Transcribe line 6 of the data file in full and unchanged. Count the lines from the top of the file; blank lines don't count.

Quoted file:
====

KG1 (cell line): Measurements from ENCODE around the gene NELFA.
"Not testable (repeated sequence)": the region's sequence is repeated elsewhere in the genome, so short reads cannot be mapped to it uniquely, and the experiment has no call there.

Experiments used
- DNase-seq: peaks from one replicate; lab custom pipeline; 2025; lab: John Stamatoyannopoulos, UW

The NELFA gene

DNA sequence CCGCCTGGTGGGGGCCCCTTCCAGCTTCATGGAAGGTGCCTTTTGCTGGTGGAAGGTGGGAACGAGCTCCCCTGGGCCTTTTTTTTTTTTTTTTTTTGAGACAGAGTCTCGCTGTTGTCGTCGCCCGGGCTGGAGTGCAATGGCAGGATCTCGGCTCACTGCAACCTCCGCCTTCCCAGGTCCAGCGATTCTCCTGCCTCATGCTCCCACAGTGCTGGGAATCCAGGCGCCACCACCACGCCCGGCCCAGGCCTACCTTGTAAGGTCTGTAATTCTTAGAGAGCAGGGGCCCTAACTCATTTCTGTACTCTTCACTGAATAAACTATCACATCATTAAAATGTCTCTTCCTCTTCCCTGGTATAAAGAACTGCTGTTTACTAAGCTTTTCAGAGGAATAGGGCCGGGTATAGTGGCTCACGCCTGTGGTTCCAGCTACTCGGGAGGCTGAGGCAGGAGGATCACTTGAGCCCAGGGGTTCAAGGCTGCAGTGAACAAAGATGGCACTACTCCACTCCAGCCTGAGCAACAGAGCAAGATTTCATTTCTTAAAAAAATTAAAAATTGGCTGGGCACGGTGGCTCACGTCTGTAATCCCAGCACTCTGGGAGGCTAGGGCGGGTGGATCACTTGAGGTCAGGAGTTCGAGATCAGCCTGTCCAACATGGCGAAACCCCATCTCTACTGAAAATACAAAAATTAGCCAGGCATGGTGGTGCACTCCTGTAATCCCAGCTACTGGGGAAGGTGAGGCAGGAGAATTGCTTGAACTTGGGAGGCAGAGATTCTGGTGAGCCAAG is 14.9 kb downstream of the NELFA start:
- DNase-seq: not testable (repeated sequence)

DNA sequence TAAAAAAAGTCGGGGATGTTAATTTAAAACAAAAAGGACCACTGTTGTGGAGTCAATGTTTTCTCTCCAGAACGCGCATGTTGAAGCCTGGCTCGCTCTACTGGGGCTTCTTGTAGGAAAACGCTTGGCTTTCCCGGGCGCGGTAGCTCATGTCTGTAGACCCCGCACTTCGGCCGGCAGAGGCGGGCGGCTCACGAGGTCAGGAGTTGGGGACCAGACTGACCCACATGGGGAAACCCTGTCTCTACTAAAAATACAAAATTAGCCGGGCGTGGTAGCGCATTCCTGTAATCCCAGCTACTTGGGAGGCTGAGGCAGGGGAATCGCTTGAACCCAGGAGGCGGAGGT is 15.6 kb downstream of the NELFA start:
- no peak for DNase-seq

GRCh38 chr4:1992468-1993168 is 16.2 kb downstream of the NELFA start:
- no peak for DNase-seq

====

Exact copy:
DNA sequence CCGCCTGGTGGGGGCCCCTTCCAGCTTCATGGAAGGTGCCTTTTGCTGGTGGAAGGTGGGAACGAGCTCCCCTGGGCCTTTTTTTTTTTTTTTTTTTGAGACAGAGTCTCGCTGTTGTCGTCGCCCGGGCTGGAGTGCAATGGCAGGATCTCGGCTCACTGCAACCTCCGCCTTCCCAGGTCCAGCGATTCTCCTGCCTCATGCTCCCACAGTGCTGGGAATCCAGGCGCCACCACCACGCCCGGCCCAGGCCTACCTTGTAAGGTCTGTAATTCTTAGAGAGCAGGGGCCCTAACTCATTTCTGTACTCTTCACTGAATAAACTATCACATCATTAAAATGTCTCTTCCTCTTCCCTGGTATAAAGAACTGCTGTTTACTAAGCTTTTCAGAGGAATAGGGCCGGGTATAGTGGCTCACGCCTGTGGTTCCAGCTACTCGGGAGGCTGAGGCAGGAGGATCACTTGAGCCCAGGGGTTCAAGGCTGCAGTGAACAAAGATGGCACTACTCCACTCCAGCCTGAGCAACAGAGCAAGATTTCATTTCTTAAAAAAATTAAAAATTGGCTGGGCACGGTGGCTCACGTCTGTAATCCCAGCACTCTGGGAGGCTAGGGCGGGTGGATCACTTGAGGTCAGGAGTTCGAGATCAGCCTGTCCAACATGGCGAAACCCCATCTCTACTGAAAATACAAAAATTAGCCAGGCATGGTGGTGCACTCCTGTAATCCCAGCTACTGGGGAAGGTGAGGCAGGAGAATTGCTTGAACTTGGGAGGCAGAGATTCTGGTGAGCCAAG is 14.9 kb downstream of the NELFA start: